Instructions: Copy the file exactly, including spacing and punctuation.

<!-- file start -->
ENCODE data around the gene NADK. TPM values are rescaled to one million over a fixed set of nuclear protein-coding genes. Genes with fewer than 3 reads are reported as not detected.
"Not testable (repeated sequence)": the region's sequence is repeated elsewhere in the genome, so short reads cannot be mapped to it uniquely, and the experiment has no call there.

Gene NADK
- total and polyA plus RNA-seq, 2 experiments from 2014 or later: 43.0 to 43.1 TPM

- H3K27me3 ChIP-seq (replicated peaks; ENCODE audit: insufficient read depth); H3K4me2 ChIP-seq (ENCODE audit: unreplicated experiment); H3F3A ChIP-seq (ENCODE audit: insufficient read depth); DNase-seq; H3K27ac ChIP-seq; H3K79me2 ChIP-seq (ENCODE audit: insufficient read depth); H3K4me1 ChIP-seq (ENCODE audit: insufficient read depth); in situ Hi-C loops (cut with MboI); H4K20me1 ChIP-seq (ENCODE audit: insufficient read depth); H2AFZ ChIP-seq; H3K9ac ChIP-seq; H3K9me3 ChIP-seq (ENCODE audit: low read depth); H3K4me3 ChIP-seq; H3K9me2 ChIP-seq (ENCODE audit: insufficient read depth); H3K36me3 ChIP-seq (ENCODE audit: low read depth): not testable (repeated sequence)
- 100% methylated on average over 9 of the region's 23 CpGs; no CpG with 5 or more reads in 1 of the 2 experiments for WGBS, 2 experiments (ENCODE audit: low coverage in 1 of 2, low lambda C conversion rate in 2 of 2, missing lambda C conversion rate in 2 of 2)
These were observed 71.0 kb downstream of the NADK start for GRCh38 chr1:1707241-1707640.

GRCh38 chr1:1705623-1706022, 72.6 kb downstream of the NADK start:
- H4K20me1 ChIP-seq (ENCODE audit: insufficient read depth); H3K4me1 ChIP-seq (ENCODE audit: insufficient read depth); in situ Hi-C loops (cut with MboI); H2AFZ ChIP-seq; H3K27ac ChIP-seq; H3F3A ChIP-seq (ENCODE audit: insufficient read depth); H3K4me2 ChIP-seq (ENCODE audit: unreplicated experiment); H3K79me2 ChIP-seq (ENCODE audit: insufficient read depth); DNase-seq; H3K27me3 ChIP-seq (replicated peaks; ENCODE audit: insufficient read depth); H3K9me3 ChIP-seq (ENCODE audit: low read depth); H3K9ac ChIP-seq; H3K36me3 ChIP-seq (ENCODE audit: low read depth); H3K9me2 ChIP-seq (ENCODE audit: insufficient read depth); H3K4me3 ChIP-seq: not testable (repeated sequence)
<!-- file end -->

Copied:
ENCODE data around the gene NADK. TPM values are rescaled to one million over a fixed set of nuclear protein-coding genes. Genes with fewer than 3 reads are reported as not detected.
"Not testable (repeated sequence)": the region's sequence is repeated elsewhere in the genome, so short reads cannot be mapped to it uniquely, and the experiment has no call there.

Gene NADK
- total and polyA plus RNA-seq, 2 experiments from 2014 or later: 43.0 to 43.1 TPM

- H3K27me3 ChIP-seq (replicated peaks; ENCODE audit: insufficient read depth); H3K4me2 ChIP-seq (ENCODE audit: unreplicated experiment); H3F3A ChIP-seq (ENCODE audit: insufficient read depth); DNase-seq; H3K27ac ChIP-seq; H3K79me2 ChIP-seq (ENCODE audit: insufficient read depth); H3K4me1 ChIP-seq (ENCODE audit: insufficient read depth); in situ Hi-C loops (cut with MboI); H4K20me1 ChIP-seq (ENCODE audit: insufficient read depth); H2AFZ ChIP-seq; H3K9ac ChIP-seq; H3K9me3 ChIP-seq (ENCODE audit: low read depth); H3K4me3 ChIP-seq; H3K9me2 ChIP-seq (ENCODE audit: insufficient read depth); H3K36me3 ChIP-seq (ENCODE audit: low read depth): not testable (repeated sequence)
- 100% methylated on average over 9 of the region's 23 CpGs; no CpG with 5 or more reads in 1 of the 2 experiments for WGBS, 2 experiments (ENCODE audit: low coverage in 1 of 2, low lambda C conversion rate in 2 of 2, missing lambda C conversion rate in 2 of 2)
These were observed 71.0 kb downstream of the NADK start for GRCh38 chr1:1707241-1707640.

GRCh38 chr1:1705623-1706022, 72.6 kb downstream of the NADK start:
- H4K20me1 ChIP-seq (ENCODE audit: insufficient read depth); H3K4me1 ChIP-seq (ENCODE audit: insufficient read depth); in situ Hi-C loops (cut with MboI); H2AFZ ChIP-seq; H3K27ac ChIP-seq; H3F3A ChIP-seq (ENCODE audit: insufficient read depth); H3K4me2 ChIP-seq (ENCODE audit: unreplicated experiment); H3K79me2 ChIP-seq (ENCODE audit: insufficient read depth); DNase-seq; H3K27me3 ChIP-seq (replicated peaks; ENCODE audit: insufficient read depth); H3K9me3 ChIP-seq (ENCODE audit: low read depth); H3K9ac ChIP-seq; H3K36me3 ChIP-seq (ENCODE audit: low read depth); H3K9me2 ChIP-seq (ENCODE audit: insufficient read depth); H3K4me3 ChIP-seq: not testable (repeated sequence)